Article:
“They’re obviously a little taller, a little faster, but they only have to have a few minutes of low-microgravity experience before they come back right away,” said Wendy Whitman Cobb, a professor at the US Air School of Aerospace the Force, he told Recode. There is also the notion of what is called the “general view effect”. That’s when astronauts rise into space and are tall enough to see the Earth for what it is, and it changes the way they see things on Earth. ”

After reaching the apex of the flight, the capsule went into the Earth’s atmosphere, eventually deploying parachutes to the ground. In general, the whole trip has come to a close 10 to 15 minutes.

Blue Origin passengers make history

Jeff Bezos, who founded Blue Origin in 2000, has realized his lifelong dream of traveling in space. “If you see Earth from space, it will change you. It will change your relationship with this planet, with humanity,” the billionaire explained in a video announcing the June flight. “It’s a big deal for me.”

Bezos was joined by his brother, firefighter and charity executive Mark Bezos. The flight also carried the oldest and youngest visitors to the area: Wally Funk, an 82-year-old American aviator, and Oliver Daemen, an 18-year-old Dutch teenager. Funk, the first female flight inspector at the Federal Aviation Administration, was one of the first women to train to become a NASA astronaut, but was ultimately denied the opportunity to travel to space due to of their sex. Daemen joins the flight as Blue Origin’s first paying customer; took the place of a still anonymous bidder who paid $ 28 million for a position (that person would have had a planning conflict and would travel in a flight later).

While Blue Origin has made history in many ways, the flight is also a reminder that many people view space tourism, at least for the foreseeable future, as primarily funded by and for the very rich – and that won’t do much for advancing science and our understanding of space.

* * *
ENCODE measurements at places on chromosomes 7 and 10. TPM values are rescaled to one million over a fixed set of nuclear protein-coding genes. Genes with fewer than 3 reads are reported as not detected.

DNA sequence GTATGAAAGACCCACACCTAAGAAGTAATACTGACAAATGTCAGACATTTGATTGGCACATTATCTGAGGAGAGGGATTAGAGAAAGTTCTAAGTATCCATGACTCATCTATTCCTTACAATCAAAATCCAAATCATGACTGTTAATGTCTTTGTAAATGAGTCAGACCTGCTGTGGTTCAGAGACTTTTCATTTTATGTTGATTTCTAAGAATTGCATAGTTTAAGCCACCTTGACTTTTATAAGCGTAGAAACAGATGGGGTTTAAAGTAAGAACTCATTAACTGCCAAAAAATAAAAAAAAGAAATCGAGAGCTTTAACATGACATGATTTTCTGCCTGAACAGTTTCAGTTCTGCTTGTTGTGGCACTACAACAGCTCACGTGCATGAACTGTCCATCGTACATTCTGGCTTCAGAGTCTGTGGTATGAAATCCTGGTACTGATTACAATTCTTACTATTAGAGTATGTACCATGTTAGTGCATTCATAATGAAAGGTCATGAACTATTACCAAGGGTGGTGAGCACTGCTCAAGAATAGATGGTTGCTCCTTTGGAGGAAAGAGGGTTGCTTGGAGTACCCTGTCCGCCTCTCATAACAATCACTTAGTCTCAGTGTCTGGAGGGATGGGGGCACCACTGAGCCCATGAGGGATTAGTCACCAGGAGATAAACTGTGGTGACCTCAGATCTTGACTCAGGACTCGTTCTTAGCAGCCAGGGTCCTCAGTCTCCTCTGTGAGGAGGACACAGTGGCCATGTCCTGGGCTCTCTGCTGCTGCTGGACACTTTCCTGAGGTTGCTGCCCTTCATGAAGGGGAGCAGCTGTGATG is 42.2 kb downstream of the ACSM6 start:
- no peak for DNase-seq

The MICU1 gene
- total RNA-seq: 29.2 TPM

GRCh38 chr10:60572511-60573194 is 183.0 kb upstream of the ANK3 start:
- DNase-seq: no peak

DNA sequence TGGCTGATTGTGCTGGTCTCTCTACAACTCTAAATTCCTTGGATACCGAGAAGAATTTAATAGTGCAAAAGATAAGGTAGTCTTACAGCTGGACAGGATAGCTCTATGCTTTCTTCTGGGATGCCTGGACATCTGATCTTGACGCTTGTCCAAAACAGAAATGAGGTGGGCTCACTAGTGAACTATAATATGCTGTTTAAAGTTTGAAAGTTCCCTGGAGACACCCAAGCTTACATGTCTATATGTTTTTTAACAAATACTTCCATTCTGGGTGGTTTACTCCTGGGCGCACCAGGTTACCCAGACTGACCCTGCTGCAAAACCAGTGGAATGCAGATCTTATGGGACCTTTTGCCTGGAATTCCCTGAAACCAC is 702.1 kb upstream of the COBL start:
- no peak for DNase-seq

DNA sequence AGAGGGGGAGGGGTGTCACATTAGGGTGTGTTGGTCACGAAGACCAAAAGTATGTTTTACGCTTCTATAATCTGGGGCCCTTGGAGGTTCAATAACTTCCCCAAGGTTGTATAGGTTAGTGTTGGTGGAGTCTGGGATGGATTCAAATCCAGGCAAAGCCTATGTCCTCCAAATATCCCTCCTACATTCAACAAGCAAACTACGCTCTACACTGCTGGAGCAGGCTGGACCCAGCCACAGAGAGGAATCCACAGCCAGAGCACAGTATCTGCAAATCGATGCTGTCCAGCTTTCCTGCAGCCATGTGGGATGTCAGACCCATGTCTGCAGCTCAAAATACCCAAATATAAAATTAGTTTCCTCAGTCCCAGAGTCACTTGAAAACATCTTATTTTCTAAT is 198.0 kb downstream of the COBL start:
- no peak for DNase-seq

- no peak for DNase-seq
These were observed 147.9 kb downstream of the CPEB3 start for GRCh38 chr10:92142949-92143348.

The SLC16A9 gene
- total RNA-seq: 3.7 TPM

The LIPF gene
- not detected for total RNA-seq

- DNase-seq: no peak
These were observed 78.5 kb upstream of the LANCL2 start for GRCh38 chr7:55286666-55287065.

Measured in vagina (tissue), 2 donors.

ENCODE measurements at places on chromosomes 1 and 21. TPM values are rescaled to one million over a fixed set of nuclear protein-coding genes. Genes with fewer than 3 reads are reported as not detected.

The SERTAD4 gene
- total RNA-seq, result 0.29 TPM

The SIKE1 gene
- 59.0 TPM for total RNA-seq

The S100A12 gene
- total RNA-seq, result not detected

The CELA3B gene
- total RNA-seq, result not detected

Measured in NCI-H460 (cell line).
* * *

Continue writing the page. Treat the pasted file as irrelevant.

“The experience of a few hyper-rich amateurs who pay $ 28 million to vomit for 15 minutes probably won’t bring many average people closer to space flight or change their impression of it,” Matthew Hersch said. a history of technology at Harvard, he told Recode in an email. “Responding to NASA’s spacecraft, they are intelligent amusement parks with minimal utility, intended to support a tourism business that has never been part of NASA’s charter.”

In fact, Bezos and Blue Origin aren’t the only private companies looking to make a profit on the joyrides in space. Virgin Galactic, fresh from Branson’s flight, is already moving forward with her plans to try and modify her plans to eventual commercial service. And this fall, SpaceX, founded by Elon Musk, is also sending its missile into space, with billionaire Jared Isaacman on board. At the same time, NASA is also leading these companies on more ambitious projects, including the hiring of SpaceX to transport their astronauts to the International Space Station.

“Show customers [and] showing the world that they have enough confidence in their system to get on board and experience the same … it’s a big part of that, ”he told Recode Whitman Cobb of the Air Force School. part of that is also ego. ”